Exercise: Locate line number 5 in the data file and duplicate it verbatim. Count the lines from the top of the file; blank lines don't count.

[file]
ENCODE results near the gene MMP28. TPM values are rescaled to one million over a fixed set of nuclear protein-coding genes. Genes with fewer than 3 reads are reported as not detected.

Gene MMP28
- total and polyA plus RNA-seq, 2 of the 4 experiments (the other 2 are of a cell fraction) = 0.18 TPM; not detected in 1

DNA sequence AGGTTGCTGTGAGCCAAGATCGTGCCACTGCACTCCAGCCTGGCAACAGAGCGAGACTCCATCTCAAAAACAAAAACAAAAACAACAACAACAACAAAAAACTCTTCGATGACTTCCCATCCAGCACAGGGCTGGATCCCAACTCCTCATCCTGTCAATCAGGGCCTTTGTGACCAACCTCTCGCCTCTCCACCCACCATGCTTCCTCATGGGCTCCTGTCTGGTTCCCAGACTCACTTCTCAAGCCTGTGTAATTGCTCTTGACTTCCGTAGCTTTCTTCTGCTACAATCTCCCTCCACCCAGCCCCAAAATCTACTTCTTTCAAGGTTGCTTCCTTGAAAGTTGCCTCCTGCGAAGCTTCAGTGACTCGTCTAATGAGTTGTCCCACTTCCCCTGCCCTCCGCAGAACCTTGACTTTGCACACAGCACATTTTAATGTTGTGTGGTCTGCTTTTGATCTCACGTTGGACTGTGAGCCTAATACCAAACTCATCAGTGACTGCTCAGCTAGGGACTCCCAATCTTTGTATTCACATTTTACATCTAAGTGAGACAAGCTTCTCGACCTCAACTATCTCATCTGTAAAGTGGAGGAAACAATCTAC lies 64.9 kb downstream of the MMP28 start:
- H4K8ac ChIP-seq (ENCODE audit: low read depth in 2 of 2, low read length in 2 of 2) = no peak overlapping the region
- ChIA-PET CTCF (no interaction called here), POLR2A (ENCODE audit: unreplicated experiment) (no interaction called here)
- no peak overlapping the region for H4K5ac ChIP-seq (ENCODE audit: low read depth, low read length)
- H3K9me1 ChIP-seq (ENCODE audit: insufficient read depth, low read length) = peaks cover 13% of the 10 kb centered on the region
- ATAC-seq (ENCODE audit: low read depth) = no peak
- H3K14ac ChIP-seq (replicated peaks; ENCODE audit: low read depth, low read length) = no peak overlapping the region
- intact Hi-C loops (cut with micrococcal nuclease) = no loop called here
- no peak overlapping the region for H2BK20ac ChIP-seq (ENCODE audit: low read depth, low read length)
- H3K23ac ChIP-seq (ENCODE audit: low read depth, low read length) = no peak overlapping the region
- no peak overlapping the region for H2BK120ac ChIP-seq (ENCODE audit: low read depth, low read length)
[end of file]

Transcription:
- H4K8ac ChIP-seq (ENCODE audit: low read depth in 2 of 2, low read length in 2 of 2) = no peak overlapping the region